Rating

9

Recommendation

Scientist and poker fan John von Neumann founded game theory with the belief that mastering poker would reveal how to master humanity’s most intricate, strategic choices. Similarly, psychologist and national poker champion Maria Konnikova draws on her dual expertise to show leaders and individuals how to adapt and thrive – and bypass the con artists – in a world of waning trust. Her Davos 2019 lecture is scientific, original and riveting.

Summary

Trust is beneficial. Trusting cultures are economically and institutionally stronger, and trusting individuals tend to be happier, healthier, and more academically and entrepreneurially inclined. Humans are naturally trusting; they must learn distrust. Nevertheless, trust is waning. Populism is growing, as is skepticism toward facts, experts and the media. Society must rebuild trust without empowering harmful people.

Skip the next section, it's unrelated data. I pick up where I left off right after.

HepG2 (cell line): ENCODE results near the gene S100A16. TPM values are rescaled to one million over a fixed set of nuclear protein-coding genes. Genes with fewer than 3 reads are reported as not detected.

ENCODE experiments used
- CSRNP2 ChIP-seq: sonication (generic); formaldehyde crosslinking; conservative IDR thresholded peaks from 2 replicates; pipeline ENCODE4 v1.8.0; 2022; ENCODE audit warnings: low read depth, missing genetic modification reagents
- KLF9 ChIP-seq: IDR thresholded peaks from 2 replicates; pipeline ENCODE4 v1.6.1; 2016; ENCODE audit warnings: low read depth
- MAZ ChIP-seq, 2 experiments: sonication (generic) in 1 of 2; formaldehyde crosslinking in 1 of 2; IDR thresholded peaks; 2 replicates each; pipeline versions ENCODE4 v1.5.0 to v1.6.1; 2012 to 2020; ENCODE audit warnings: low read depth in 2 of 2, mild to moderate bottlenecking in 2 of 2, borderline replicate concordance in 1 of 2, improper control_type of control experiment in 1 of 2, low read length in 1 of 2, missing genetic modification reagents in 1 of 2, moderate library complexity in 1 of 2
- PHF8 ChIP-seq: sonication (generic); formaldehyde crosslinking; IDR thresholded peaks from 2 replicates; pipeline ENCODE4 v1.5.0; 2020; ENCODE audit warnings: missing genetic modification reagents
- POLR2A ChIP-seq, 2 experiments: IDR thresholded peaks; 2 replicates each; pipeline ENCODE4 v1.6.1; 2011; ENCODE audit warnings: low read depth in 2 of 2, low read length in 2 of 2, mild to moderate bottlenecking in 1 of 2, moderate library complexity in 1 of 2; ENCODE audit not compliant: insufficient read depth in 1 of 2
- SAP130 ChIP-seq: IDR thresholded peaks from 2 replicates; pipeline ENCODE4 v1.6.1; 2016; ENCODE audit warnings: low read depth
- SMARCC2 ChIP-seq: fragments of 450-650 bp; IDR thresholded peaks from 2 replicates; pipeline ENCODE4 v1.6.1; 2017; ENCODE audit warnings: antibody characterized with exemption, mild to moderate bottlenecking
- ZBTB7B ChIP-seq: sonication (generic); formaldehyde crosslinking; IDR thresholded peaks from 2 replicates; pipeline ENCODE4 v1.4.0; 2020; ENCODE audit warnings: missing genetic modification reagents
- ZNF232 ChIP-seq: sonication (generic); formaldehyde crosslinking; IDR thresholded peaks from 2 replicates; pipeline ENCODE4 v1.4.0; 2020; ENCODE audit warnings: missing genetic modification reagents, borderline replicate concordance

In poker, if you trust too much, other players will bluff and intimidate you. But if you trust too little, you’ll call when you should fold. The winning strategy is “balance”: Observe emotions in other players, and...

About the Speaker

Maria Konnikova, PhD, is a psychologist and national poker champion. She wrote The Confidence Game.


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